“Wonderful chap – all of them!” – the Brigadier
The first three Doctors and various companions are seized by a time scoop and deposited in the Death Zone on Gallifrey, a wilderness where forbidden games once took place. With the fourth Doctor trapped in a vortex, the fifth Doctor must enter the Zone and find his other selves. They come under attack from a Dalek, the Cybermen and a Yeti, but the Time Lord High Council enlists the Master to lend assistance. Paths converge on the Dark Tower and the Tomb of Rassilon. President Borusa has used the Doctors to breach the tower’s defences. He seeks the Ring of Rassilon to gain immortality and become President Eternal.
First UK transmission
Friday 25 November 1983
Location filming: October 1979 in Cambridge (Shada footage). March 1983 in Bucks at Halings House and Tilehouse Lane, Upper Denham; 2 West Common Road and 15 North Common Road, Uxbridge. In Gwynedd at Plas Brondanw, Llanfrothen; Cwm Bychan nr Llanbedr; Carreg y Foel and Manod quarry in Ffestiniog.
Filming: March 1983 at Ealing Studios
Studio recording: March 1983 in TC6
The Doctor – Peter Davison, Patrick Troughton, Jon Pertwee, Richard Hurndall, Tom Baker, William Hartnell
Tegan – Janet Fielding
Turlough – Mark Strickson
Sarah Jane Smith – Elisabeth Sladen
Susan Foreman – Carole Ann Ford
Brigadier Lethbridge Stewart – Nicholas Courtney
Romana – Lalla Ward
The Master – Anthony Ainley
Lord President Borusa – Philip Latham
Chancellor Flavia – Dinah Sheridan
The Castellan – Paul Jerricho
Cyber leader – David Banks
Cyber lieutenant – Mark Hardy
Rassilon – Richard Mathews
Jamie McCrimmon- Frazer Hines
Zoe Heriot – Wendy Padbury
Liz Shaw – Caroline John
Captain Mike Yates – Richard Franklin
Colonel Crichton – David Savile
Voice of K•9 – John Leeson
Dalek operator – John Scott Martin
Dalek voice – Roy Skelton
Commander – Stuart Blake
Technician – Stephen Meredith
Sergeant – Ray Float
Guard – John Tallents
Cyber scout – William Kenton
Raston robot – Keith Hodiak
Writer – Terrance Dicks
Incidental music – Peter Howell
Designer – Malcolm Thornton
Script editor – Eric Saward
Producer – John Nathan-Turner
Director – Peter Moffatt
RT Review by Patrick Mulkern
You cannot be a proper Doctor Who fan and not love The Five Doctors – or at least find much to love about this story. It’s a celebration and, like the best parties, a huge amount of effort and planning has gone into it. You cannot wait for it to start. You’ll see old friends and enemies. There are moments to treasure for ever. And yes, when it’s all over, you may feel just a little deflated.
The 20th anniversary special is a remarkable achievement by John Nathan-Turner, a challenge I doubt any other producer would have attempted. In his memoirs, JN-T said The Five Doctors remained a favourite, presenting “the whole history of Doctor Who – or near as dammit – there on screen”.
In truth, JN-T delivered three proper Doctors and elements of others, but juggling essential characters and actors’ availability was no mean feat. William Hartnell, of course, was dead, and Tom Baker declined to appear. JN-T also ended up with his third-choice director and second-choice writer, but Terrance Dicks, former script-editor and scribe of dozens of Target novelisations, knew the series and its characters inside out and brought the flavour of each era alive.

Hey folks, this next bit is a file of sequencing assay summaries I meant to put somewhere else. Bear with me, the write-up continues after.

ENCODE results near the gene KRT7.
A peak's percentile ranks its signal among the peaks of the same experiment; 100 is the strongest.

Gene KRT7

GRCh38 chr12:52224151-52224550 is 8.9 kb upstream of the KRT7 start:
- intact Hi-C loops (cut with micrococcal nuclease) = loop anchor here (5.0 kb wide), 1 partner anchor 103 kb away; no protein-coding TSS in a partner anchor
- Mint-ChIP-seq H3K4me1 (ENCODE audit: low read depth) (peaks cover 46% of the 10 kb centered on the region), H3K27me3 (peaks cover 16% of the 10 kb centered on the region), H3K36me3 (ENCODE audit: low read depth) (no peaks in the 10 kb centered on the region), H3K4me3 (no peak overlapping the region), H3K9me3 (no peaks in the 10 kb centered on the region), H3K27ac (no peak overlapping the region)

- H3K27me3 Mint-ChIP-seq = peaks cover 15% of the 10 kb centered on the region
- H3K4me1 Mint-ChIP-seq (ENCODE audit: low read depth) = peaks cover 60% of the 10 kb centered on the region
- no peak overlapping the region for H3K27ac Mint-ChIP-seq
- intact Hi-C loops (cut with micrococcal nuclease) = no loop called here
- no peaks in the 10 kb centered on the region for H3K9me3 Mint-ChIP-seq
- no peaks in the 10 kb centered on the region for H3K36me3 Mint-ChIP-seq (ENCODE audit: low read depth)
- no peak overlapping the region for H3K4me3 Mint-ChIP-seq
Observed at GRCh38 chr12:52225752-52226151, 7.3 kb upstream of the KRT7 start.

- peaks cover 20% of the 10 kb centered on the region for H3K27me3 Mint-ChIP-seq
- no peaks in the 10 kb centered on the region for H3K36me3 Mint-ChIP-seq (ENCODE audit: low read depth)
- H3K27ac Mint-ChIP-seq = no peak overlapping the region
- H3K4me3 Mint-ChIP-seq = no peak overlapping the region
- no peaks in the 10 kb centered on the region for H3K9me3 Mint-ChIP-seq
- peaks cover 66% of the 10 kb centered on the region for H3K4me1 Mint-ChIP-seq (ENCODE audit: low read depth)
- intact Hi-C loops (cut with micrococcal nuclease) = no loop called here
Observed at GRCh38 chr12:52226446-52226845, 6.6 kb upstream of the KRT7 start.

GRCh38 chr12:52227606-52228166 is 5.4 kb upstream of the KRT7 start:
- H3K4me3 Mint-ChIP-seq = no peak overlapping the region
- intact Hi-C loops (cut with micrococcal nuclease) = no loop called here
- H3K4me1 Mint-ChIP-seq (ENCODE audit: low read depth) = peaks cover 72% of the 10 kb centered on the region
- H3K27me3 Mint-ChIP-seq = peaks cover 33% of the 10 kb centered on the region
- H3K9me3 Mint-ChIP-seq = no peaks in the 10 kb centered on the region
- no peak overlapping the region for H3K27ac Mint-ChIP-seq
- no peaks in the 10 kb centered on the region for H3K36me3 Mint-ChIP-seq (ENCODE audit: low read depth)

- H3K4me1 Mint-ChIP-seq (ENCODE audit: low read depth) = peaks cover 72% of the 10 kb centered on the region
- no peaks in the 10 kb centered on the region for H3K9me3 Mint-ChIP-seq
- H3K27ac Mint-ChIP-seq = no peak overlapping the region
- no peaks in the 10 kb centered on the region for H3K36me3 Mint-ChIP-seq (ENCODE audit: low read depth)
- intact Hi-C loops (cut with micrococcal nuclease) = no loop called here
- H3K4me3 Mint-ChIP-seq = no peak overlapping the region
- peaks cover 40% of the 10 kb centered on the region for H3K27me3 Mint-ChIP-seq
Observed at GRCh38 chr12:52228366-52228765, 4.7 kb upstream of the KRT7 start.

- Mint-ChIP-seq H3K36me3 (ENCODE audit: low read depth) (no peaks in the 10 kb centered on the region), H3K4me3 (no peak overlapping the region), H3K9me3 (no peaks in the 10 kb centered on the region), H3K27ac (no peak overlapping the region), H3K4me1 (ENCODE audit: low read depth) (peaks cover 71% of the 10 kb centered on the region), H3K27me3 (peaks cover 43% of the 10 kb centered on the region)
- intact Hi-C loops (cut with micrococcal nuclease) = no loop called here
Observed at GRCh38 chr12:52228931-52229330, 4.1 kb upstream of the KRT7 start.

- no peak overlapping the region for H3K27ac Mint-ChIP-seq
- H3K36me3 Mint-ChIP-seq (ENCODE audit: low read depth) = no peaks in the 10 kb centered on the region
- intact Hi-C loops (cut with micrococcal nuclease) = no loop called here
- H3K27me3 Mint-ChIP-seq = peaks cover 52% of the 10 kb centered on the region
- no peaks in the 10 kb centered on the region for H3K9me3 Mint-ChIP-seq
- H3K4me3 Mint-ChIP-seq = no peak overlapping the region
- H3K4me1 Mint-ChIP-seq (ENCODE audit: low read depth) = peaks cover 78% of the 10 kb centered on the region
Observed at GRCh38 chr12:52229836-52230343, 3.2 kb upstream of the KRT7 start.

Richard Hurndall, though hardly a Hartnell doppelganger, creates a passably haughty first Doctor – “the original, you might say!” It’s wonderful to see him reunited with Susan and hear our hero called “Grandfather!” for the first time in 19 years. The 1963/4 vibe is complete when they’re pursued through metallic tunnels by a Dalek.
It’s easy to forget that in 1983 Daleks had been absent from Who for four years; extraordinarily, Dicks had to insist on including one here. My only regret is that we never see this Doctor (or a later one) asking how his middle-aged granddaughter has coped since he abandoned her on 22nd-century Earth.
Patrick Troughton is a hoot, slipping effortlessly back into the second Doctor’s shoes and massive fur coat. Showing his age (63) on the freezing location, he now seems less Chaplinesque and more like one of the Three Stooges. Yet his teaming with the stoic Brigadier (“You attract trouble, Doctor. You always did”) works like a dream, even when they’re pursued by a peculiarly agile Yeti.
With platinum bouffant and tartan cloak, Jon Pertwee seems more than ever the eccentric granny. Though 63, he’s still up for action – a swerve in old banger Bessie, high-wire heroics… A couple of bum notes occur: his OTT exclamations “Great balls of fire!” and “Jehoshaphat!” recall the third Doctor from TV Comic, rather than the BBC1 characterisation that Dicks nurtured. And why does this Doctor greet the Brig like a long-lost friend?
Also, a reunion with the overprotective third Doctor, rather than the fourth, reduces Sarah (Elisabeth Sladen) to the state of a timorous nitwit: “I can’t go along there. I get vertigo”; “I don’t think I can take much more of this”; and, as the Doctor tells Mike Yates, “She’s nervous enough as it is.” That doesn’t sound like the plucky Sarah Jane Smith we so admire.
Tom Baker’s Doctor, the little we see of him, is fully in character – quite naturally because, in Baker’s absence, clips from his aborted 1979 story Shada are used. Thus, briefly, Douglas Adams is once again writing pearls for Doctor Who.
As fifth and current Doctor, Peter Davison gets the lion’s share of the action. He fares well against larger personalities, although he’s saddled with some dull tracts within the Time Lord Capitol. And while Turlough is almost redundant, Tegan (whose dress fabric looks torn from the seat of a Tube train) enjoys a spiky pairing with the first Doctor.
Dicks knows how to write for the Master (he co-created the character in 1970) and as a result, this is Anthony Ainley’s most effective outing. Dicks ticks a box by having the third Doctor introduce Sarah to “my best enemy” (amazingly they’d never met before) and there’s another “Yes!” moment when the Master is knocked out by the Brig.